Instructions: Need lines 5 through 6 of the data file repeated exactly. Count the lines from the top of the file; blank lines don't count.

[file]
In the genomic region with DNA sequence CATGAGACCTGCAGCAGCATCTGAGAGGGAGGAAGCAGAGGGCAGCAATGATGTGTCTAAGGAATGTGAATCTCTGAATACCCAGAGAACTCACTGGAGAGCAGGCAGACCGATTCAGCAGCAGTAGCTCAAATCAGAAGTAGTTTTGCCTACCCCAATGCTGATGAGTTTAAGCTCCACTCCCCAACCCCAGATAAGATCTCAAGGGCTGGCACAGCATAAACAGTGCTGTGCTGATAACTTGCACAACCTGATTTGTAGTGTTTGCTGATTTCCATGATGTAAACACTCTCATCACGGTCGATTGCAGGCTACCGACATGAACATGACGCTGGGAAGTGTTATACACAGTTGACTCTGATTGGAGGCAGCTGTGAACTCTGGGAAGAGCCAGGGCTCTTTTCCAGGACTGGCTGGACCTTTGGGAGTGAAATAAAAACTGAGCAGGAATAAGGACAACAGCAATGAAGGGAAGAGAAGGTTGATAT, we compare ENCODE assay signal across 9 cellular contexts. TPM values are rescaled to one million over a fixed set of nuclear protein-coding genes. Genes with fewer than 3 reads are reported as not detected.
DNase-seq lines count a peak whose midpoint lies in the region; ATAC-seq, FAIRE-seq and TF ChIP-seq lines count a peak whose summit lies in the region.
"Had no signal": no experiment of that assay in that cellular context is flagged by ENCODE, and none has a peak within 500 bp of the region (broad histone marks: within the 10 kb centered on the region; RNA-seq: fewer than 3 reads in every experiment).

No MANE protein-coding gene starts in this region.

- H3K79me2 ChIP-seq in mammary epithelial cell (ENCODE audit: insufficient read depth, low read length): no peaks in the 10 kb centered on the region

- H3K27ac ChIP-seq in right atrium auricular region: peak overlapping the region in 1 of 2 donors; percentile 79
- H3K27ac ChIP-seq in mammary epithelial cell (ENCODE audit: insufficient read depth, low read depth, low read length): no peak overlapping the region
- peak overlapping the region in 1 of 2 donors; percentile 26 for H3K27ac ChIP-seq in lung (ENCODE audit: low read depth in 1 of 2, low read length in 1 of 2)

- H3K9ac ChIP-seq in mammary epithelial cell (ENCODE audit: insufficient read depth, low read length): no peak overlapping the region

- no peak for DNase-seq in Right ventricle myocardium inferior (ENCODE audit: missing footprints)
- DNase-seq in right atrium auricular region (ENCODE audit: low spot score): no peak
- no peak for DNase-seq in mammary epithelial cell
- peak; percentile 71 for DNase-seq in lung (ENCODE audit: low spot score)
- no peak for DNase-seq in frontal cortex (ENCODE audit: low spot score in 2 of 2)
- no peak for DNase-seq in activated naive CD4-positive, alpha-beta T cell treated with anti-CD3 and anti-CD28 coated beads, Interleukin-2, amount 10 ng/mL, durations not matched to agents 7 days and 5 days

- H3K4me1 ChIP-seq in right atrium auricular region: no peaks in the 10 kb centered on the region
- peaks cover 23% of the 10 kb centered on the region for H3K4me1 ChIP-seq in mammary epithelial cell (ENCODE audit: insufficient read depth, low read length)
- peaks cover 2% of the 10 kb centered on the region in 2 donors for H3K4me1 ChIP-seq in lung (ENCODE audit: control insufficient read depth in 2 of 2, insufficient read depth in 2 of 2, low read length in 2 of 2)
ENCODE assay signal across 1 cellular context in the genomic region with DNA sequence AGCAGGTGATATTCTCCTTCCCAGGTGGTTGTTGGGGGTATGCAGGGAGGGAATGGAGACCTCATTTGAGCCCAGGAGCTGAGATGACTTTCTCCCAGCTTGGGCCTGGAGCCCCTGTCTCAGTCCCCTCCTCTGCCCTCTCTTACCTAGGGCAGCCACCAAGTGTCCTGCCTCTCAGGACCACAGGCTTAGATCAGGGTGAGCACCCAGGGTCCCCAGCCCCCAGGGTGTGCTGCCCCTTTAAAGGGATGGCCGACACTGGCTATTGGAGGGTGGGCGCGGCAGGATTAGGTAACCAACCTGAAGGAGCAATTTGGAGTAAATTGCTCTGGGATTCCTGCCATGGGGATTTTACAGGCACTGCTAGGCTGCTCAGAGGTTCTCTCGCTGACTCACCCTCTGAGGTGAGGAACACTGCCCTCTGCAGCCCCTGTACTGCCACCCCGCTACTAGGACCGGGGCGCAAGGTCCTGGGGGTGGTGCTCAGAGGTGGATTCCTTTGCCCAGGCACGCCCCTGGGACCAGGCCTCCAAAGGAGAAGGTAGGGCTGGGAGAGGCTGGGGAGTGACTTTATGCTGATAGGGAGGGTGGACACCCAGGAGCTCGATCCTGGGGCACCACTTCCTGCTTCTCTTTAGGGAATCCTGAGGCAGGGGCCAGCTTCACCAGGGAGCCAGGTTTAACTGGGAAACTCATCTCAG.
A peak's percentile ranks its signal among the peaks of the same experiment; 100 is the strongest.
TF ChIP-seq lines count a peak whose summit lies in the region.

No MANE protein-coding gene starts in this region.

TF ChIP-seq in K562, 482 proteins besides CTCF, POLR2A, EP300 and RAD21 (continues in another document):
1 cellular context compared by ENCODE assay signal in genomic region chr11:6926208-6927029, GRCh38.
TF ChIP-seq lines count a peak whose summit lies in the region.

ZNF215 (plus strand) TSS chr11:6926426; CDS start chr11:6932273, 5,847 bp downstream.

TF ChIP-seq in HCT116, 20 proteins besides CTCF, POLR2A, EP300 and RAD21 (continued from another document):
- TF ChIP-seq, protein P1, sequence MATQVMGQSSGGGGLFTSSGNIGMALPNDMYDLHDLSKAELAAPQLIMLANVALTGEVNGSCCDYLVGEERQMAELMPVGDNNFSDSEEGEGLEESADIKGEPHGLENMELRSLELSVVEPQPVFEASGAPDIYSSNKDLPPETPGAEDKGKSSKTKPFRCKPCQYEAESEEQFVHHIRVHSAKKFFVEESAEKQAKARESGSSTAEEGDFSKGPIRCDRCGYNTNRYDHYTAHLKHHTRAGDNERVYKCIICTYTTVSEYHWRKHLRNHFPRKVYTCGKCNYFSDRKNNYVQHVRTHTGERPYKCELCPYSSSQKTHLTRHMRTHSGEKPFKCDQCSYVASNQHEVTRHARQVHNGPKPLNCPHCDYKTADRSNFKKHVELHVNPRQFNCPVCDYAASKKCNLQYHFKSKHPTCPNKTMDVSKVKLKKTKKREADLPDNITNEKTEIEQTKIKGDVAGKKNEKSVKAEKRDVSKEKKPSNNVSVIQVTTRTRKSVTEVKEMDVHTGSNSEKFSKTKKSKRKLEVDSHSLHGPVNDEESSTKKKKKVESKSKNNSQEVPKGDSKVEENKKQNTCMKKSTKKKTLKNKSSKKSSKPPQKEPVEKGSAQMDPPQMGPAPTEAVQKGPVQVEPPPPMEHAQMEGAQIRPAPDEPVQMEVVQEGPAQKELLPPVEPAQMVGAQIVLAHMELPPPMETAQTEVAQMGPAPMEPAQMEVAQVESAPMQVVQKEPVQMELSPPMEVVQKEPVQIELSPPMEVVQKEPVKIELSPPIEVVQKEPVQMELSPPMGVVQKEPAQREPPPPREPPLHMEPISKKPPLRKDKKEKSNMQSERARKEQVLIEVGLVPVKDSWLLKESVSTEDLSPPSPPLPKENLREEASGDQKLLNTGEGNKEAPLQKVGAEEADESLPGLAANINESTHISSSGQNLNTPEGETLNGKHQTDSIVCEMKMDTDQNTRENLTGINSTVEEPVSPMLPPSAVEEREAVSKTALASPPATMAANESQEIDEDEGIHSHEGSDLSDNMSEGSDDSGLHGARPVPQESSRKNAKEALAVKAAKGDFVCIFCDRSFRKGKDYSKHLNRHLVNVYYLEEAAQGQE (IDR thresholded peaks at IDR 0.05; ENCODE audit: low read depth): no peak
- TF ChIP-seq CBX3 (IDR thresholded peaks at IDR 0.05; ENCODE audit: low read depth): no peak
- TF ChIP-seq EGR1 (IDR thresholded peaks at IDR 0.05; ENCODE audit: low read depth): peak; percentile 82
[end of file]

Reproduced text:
- H3K79me2 ChIP-seq in mammary epithelial cell (ENCODE audit: insufficient read depth, low read length): no peaks in the 10 kb centered on the region

- H3K27ac ChIP-seq in right atrium auricular region: peak overlapping the region in 1 of 2 donors; percentile 79